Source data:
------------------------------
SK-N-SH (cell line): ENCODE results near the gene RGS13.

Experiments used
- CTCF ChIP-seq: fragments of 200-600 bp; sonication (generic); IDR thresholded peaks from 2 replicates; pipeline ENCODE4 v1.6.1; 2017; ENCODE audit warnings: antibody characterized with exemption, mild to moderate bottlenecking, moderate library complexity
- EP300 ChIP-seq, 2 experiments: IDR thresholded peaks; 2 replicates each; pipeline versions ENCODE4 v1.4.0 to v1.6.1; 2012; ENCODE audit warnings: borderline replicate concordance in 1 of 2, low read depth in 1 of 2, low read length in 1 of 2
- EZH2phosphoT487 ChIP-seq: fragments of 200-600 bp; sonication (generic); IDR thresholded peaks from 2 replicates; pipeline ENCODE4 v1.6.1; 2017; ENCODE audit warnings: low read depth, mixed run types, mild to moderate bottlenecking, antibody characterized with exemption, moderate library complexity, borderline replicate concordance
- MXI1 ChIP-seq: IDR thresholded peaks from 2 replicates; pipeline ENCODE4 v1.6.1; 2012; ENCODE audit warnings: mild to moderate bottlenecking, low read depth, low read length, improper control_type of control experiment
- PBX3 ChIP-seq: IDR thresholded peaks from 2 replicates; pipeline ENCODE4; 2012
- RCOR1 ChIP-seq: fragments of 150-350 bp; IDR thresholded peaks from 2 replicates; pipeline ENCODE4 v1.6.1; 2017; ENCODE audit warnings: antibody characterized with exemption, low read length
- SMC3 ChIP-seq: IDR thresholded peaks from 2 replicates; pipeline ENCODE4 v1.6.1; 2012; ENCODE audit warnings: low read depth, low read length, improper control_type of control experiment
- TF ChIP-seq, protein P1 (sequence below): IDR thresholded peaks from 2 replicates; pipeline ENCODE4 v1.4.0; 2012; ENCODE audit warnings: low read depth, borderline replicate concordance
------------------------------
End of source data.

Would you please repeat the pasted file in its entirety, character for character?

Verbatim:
SK-N-SH (cell line): ENCODE results near the gene RGS13.

Experiments used
- CTCF ChIP-seq: fragments of 200-600 bp; sonication (generic); IDR thresholded peaks from 2 replicates; pipeline ENCODE4 v1.6.1; 2017; ENCODE audit warnings: antibody characterized with exemption, mild to moderate bottlenecking, moderate library complexity
- EP300 ChIP-seq, 2 experiments: IDR thresholded peaks; 2 replicates each; pipeline versions ENCODE4 v1.4.0 to v1.6.1; 2012; ENCODE audit warnings: borderline replicate concordance in 1 of 2, low read depth in 1 of 2, low read length in 1 of 2
- EZH2phosphoT487 ChIP-seq: fragments of 200-600 bp; sonication (generic); IDR thresholded peaks from 2 replicates; pipeline ENCODE4 v1.6.1; 2017; ENCODE audit warnings: low read depth, mixed run types, mild to moderate bottlenecking, antibody characterized with exemption, moderate library complexity, borderline replicate concordance
- MXI1 ChIP-seq: IDR thresholded peaks from 2 replicates; pipeline ENCODE4 v1.6.1; 2012; ENCODE audit warnings: mild to moderate bottlenecking, low read depth, low read length, improper control_type of control experiment
- PBX3 ChIP-seq: IDR thresholded peaks from 2 replicates; pipeline ENCODE4; 2012
- RCOR1 ChIP-seq: fragments of 150-350 bp; IDR thresholded peaks from 2 replicates; pipeline ENCODE4 v1.6.1; 2017; ENCODE audit warnings: antibody characterized with exemption, low read length
- SMC3 ChIP-seq: IDR thresholded peaks from 2 replicates; pipeline ENCODE4 v1.6.1; 2012; ENCODE audit warnings: low read depth, low read length, improper control_type of control experiment
- TF ChIP-seq, protein P1 (sequence below): IDR thresholded peaks from 2 replicates; pipeline ENCODE4 v1.4.0; 2012; ENCODE audit warnings: low read depth, borderline replicate concordance